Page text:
“This is a present from a small, distant world, a token of our sounds, our science, our images, our music, our thoughts and our feelings. We are attempting to survive our time so we may live into yours.” Jimmy Carter, on the Voyager Golden Record
Forty years ago this week NASA launched the Voyager satellite to study the outer solar system and beyond. In 2012 it became the first human-made object to enter interstellar space traveling further than anyone, or anything, in history. 40,000 years from now, if it is still traveling, Voyager will pass within a light year or two of the star AC +79 3888 at which time it might fall into the hands (or tentacles, or something unimaginable) of alien creatures.
When and if it does, those creatures will be in possession of The Golden Record. The record contains 115 images of the solar system, humans, animals, plants, food, architecture, and scientific and mathematical properties. The record contains greetings in 55 languages (like Jimmy Carter’s), natural sounds, and the songs of birds and whales. It also contains one hour of recording of the brain waves of Ann Druyan as she thought about Earth’s history and civilizations, and about falling in love.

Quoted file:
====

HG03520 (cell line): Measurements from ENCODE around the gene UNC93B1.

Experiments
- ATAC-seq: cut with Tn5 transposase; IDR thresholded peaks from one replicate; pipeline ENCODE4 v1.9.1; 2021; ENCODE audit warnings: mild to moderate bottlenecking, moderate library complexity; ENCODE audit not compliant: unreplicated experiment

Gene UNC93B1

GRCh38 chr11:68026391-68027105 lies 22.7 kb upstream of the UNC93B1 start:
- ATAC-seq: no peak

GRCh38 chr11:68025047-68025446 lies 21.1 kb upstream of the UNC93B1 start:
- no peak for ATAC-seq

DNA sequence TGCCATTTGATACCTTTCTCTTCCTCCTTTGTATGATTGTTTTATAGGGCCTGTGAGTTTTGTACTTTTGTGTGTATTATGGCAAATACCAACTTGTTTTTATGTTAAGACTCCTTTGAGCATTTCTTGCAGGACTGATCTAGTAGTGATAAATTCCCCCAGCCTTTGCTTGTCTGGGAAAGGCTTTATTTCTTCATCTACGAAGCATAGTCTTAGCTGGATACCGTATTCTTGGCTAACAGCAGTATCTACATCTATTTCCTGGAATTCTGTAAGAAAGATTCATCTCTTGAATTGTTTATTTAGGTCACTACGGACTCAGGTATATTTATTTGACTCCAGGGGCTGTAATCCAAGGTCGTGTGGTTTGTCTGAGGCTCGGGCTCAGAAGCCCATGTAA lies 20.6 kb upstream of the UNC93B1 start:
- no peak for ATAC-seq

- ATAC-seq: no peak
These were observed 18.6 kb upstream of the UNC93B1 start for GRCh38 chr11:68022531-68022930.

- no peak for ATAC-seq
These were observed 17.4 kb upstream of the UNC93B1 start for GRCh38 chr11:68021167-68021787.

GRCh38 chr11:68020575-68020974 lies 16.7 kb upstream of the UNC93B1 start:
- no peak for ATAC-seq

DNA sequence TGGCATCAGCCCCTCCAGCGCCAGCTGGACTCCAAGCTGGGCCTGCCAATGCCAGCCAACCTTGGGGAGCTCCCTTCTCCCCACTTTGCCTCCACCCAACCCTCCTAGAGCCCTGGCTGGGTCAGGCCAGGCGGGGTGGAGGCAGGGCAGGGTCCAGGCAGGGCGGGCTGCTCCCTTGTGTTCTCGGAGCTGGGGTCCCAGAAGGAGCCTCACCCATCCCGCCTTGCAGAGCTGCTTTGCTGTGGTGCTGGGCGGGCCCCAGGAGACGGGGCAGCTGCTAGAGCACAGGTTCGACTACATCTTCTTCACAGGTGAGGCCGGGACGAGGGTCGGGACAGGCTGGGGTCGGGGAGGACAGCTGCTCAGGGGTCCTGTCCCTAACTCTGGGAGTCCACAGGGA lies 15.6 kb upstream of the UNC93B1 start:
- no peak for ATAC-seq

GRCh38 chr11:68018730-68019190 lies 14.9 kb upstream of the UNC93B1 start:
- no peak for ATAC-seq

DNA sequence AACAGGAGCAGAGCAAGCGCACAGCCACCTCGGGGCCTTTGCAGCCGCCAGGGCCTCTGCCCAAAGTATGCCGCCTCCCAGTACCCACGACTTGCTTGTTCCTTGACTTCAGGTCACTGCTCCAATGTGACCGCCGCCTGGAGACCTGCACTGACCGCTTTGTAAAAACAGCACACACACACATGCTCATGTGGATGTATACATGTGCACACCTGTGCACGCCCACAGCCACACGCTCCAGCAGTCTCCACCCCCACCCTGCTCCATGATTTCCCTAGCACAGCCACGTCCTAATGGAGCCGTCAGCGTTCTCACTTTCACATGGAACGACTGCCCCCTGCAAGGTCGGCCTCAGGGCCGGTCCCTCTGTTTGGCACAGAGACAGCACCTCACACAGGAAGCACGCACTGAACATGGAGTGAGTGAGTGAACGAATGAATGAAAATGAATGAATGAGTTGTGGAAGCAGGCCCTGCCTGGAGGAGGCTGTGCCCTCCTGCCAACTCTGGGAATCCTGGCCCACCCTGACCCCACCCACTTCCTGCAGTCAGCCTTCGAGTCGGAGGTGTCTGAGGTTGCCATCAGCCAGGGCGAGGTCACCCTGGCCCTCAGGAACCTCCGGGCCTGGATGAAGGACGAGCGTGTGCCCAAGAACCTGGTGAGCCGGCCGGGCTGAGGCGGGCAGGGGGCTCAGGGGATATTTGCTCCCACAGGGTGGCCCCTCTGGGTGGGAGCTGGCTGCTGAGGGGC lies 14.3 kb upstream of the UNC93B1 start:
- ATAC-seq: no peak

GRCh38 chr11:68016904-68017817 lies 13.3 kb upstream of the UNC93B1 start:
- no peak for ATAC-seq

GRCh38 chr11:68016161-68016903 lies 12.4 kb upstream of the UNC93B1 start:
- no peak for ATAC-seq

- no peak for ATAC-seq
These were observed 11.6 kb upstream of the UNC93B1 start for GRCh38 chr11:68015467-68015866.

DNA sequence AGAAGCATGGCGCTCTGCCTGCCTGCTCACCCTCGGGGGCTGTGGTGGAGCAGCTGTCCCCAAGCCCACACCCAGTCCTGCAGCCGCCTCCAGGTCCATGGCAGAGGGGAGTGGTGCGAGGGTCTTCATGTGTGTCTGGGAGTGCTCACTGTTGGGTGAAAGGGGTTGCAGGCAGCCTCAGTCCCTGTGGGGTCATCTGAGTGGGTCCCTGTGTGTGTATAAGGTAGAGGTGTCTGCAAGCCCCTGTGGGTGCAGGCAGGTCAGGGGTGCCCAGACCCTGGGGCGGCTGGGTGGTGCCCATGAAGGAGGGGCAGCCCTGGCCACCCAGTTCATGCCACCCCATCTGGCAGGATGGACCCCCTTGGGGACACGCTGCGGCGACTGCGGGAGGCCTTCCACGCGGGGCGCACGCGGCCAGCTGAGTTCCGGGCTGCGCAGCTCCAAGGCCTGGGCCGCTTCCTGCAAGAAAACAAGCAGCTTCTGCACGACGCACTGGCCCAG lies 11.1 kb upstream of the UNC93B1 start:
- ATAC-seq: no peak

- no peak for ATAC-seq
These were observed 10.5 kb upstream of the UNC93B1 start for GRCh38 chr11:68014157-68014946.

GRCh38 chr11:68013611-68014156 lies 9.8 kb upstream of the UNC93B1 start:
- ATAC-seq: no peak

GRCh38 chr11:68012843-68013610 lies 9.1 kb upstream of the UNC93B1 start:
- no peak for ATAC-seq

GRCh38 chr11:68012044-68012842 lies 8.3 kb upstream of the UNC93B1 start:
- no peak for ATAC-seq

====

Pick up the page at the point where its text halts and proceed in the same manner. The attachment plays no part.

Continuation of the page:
The Golden Record also includes 90 minutes of music. There is Russian folk music, Navajo chanting, Peruvian panpipes, and the music of African and Australian tribes. Beethoven’s Fifth Symphony and Chuck Berry’s Johnny B Goode are on there as are works by Bach, Mozart, and Blind Willie Johnson. Carl Sagan wanted to include The Beatles’ Here Comes the Sunbut EMI, the owners of the copyright, refused. I guess they didn’t want those alien creatures horning in on their profits.
One of the songs included was Melancholy Blues by Louis Armstrong and His Hot Seven. It sums up life on our planet as well as anything can.